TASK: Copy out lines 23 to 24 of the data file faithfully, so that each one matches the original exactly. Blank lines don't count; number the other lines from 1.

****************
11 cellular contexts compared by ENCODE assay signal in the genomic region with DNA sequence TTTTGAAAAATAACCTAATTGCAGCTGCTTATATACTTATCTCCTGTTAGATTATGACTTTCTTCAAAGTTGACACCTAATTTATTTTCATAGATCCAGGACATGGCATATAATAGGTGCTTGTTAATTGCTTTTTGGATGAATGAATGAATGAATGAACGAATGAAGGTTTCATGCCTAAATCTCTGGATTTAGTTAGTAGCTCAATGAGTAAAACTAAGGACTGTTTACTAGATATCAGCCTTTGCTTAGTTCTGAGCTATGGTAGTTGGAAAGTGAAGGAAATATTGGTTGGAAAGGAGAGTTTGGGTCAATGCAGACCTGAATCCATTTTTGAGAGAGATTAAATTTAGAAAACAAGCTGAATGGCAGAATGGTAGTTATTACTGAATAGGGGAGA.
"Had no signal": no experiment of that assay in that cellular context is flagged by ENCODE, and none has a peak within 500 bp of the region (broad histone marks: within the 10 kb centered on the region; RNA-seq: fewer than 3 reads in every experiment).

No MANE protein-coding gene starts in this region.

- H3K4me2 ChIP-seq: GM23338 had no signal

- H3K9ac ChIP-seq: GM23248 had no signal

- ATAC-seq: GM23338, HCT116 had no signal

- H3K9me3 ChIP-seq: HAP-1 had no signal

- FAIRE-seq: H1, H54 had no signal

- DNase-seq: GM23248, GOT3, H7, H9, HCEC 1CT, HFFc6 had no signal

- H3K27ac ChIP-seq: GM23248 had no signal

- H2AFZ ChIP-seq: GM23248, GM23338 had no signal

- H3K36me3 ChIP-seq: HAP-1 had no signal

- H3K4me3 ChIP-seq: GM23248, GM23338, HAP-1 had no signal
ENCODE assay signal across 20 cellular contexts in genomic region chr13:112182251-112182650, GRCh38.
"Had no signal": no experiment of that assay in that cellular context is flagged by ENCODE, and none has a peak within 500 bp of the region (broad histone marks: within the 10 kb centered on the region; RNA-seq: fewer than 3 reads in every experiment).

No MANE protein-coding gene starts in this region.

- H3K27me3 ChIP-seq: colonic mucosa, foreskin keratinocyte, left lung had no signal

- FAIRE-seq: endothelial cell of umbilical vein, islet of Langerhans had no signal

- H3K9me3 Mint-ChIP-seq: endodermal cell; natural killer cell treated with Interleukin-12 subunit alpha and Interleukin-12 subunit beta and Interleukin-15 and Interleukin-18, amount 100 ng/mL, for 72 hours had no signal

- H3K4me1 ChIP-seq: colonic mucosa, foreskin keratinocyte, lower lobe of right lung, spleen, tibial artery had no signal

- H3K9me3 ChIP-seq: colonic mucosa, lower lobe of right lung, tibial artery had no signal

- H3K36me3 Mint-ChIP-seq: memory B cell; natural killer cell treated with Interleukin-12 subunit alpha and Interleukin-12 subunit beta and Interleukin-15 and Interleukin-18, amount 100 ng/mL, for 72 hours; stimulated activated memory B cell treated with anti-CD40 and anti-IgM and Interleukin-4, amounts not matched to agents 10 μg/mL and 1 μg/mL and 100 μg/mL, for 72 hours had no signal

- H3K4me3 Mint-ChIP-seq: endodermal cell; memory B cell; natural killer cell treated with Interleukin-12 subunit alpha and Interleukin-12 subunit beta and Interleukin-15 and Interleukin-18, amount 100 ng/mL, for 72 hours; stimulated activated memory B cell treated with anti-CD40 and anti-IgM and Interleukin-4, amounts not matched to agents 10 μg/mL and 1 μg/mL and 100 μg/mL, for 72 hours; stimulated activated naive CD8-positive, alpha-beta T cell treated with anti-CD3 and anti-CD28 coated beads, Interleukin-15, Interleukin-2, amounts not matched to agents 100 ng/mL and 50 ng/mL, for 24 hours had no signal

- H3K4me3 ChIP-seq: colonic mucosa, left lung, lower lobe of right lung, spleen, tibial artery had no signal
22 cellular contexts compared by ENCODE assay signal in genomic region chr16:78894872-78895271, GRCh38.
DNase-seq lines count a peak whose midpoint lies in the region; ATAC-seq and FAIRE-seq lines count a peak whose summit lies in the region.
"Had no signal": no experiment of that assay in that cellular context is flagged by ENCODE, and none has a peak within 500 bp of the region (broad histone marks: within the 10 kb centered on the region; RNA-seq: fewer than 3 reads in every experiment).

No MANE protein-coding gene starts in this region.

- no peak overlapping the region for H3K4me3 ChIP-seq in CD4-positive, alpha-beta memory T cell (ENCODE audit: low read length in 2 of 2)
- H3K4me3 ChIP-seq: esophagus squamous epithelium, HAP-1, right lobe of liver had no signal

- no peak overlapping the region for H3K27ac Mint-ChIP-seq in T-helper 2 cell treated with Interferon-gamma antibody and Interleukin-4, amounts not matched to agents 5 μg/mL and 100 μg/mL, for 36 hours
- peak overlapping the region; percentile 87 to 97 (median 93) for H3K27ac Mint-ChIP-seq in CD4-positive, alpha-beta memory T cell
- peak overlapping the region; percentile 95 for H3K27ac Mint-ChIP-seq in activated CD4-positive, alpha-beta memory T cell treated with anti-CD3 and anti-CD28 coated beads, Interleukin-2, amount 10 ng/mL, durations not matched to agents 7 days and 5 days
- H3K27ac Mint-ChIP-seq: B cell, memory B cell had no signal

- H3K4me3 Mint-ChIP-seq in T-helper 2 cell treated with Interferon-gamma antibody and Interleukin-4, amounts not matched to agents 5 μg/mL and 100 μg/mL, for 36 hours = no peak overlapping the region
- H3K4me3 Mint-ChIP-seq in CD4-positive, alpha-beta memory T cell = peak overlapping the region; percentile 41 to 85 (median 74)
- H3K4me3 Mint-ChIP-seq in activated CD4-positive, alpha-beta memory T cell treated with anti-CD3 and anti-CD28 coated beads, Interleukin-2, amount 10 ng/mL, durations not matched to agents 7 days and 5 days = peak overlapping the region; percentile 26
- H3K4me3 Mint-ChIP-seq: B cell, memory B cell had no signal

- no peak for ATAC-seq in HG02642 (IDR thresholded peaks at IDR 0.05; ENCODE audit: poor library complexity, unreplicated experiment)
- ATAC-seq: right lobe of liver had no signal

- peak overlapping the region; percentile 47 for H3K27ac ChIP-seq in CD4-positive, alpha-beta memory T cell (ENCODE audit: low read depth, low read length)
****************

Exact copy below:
- H3K4me3 Mint-ChIP-seq: endodermal cell; memory B cell; natural killer cell treated with Interleukin-12 subunit alpha and Interleukin-12 subunit beta and Interleukin-15 and Interleukin-18, amount 100 ng/mL, for 72 hours; stimulated activated memory B cell treated with anti-CD40 and anti-IgM and Interleukin-4, amounts not matched to agents 10 μg/mL and 1 μg/mL and 100 μg/mL, for 72 hours; stimulated activated naive CD8-positive, alpha-beta T cell treated with anti-CD3 and anti-CD28 coated beads, Interleukin-15, Interleukin-2, amounts not matched to agents 100 ng/mL and 50 ng/mL, for 24 hours had no signal

- H3K4me3 ChIP-seq: colonic mucosa, left lung, lower lobe of right lung, spleen, tibial artery had no signal